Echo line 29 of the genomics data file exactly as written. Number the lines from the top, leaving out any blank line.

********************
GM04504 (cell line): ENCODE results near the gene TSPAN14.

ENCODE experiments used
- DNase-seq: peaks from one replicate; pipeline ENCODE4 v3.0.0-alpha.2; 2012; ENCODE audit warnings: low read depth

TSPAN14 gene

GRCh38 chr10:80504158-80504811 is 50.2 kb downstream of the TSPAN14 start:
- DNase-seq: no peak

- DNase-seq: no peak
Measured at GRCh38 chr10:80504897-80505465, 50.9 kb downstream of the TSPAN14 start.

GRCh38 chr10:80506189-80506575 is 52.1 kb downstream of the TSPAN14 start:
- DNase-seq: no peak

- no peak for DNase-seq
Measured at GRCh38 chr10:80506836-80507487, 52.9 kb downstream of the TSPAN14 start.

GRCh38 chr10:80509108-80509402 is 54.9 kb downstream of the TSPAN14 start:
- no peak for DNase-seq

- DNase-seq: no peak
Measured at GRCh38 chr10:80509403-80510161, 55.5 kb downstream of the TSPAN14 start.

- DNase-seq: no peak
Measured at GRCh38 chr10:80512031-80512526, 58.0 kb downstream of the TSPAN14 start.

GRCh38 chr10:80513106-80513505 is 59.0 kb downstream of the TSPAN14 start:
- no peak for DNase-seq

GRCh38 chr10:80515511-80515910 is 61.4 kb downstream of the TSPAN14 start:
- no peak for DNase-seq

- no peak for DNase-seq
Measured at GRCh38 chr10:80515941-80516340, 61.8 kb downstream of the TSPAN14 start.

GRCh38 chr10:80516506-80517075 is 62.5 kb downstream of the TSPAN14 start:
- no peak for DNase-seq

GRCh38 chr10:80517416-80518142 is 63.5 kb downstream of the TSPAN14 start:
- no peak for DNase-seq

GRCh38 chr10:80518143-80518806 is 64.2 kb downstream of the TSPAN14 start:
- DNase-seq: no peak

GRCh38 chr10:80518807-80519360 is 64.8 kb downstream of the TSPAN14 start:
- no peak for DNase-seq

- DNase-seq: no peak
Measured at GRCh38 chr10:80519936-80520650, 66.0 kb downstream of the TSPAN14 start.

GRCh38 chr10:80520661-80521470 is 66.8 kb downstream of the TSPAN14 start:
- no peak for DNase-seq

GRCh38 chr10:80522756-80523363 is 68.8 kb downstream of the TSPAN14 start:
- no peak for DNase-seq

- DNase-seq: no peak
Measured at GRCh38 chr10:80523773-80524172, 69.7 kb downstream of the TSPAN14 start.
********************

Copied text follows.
GRCh38 chr10:80518143-80518806 is 64.2 kb downstream of the TSPAN14 start: